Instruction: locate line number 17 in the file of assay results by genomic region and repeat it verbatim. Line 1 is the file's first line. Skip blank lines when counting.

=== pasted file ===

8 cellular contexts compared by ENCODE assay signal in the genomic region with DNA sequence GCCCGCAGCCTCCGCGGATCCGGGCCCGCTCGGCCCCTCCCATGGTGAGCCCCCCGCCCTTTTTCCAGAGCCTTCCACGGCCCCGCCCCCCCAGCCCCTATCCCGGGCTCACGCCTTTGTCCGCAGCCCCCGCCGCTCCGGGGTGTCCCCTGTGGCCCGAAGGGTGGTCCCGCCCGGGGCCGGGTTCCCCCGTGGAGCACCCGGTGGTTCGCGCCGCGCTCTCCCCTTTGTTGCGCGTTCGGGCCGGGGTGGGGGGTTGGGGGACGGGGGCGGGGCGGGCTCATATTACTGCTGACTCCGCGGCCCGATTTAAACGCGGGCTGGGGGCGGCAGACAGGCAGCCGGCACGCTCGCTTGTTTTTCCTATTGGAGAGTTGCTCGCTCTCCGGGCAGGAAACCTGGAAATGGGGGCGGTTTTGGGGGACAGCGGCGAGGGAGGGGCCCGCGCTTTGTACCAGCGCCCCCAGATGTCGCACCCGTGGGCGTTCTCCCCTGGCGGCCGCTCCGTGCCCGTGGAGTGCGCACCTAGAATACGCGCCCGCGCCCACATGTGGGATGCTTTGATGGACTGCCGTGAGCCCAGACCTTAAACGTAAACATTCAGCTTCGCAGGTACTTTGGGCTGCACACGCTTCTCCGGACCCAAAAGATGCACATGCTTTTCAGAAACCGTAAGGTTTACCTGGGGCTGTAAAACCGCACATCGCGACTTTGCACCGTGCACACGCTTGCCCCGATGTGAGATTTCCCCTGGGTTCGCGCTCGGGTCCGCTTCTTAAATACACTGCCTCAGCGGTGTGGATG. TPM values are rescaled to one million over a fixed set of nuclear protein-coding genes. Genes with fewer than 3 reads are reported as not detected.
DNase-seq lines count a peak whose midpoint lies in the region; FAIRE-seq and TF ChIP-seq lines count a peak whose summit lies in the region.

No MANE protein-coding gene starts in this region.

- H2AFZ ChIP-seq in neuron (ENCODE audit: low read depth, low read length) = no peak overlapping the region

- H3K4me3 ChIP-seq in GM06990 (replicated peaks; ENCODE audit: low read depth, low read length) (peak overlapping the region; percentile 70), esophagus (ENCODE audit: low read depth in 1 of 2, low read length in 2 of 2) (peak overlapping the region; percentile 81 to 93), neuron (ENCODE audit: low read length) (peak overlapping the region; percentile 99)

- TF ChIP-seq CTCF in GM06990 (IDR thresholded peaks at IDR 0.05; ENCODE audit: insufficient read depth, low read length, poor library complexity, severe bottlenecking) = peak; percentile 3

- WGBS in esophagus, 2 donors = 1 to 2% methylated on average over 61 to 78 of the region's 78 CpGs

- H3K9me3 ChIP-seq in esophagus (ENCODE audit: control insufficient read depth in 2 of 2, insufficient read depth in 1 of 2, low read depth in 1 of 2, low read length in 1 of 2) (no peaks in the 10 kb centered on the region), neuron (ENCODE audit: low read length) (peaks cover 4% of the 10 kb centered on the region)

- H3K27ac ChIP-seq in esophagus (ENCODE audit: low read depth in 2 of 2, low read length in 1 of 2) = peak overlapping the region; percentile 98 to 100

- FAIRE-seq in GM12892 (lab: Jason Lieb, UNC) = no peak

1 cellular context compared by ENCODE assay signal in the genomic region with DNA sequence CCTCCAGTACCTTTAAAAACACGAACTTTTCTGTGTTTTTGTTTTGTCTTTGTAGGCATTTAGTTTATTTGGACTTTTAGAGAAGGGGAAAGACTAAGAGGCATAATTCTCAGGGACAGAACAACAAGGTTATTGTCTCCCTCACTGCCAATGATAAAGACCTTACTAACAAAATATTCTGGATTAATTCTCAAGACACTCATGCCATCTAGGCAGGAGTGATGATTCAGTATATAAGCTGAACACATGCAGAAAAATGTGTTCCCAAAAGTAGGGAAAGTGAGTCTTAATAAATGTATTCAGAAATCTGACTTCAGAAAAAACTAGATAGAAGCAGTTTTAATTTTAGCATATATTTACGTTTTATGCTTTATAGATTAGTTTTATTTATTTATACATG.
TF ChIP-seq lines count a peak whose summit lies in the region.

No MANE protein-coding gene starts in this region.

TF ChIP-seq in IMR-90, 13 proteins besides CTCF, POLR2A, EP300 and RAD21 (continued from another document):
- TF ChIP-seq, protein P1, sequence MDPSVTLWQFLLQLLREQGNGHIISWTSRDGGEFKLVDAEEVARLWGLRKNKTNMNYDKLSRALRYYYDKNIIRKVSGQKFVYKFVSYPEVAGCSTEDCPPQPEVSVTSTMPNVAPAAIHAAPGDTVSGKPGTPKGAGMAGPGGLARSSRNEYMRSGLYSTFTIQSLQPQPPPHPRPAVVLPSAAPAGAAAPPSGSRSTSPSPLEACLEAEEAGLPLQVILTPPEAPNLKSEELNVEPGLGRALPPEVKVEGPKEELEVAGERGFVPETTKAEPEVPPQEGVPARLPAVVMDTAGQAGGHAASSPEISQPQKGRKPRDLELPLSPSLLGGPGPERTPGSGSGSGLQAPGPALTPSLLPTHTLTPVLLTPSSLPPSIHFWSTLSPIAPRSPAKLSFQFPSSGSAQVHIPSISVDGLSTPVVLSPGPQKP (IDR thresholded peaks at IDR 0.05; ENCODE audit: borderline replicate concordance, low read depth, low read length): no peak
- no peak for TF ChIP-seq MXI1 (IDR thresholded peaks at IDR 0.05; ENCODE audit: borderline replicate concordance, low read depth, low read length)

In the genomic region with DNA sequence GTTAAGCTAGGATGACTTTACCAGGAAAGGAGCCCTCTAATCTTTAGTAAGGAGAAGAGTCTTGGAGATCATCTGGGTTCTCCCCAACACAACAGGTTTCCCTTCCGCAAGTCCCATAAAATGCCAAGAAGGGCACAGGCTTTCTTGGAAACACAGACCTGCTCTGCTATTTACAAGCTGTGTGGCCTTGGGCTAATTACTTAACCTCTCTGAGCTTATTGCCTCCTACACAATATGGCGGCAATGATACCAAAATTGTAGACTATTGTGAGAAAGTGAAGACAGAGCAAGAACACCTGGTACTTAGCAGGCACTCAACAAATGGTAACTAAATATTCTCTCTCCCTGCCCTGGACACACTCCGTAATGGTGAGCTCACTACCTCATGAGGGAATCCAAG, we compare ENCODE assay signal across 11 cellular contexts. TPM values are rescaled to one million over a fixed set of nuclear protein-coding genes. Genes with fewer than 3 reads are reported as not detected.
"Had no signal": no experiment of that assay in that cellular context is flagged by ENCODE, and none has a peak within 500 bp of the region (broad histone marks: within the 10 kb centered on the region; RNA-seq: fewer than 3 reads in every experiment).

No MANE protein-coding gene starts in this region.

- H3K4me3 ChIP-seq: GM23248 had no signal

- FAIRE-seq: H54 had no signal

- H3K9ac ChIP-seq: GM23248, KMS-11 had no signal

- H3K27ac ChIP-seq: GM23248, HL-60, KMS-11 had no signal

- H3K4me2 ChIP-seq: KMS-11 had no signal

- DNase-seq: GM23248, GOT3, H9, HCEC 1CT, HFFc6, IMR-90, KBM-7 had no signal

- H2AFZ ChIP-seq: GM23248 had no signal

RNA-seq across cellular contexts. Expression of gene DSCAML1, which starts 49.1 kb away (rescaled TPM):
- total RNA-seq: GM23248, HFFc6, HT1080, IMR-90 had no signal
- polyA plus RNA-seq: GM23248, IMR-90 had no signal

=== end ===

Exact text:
In the genomic region with DNA sequence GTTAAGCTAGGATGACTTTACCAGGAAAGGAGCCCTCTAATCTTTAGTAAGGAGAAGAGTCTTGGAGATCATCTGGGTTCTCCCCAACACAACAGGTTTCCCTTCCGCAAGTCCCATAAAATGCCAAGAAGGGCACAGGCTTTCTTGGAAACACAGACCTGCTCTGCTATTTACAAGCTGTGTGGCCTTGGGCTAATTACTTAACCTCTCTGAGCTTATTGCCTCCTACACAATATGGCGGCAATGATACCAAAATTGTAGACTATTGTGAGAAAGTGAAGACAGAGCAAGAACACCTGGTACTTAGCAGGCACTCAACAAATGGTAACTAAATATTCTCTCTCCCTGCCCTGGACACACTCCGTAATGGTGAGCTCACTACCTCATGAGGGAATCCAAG, we compare ENCODE assay signal across 11 cellular contexts. TPM values are rescaled to one million over a fixed set of nuclear protein-coding genes. Genes with fewer than 3 reads are reported as not detected.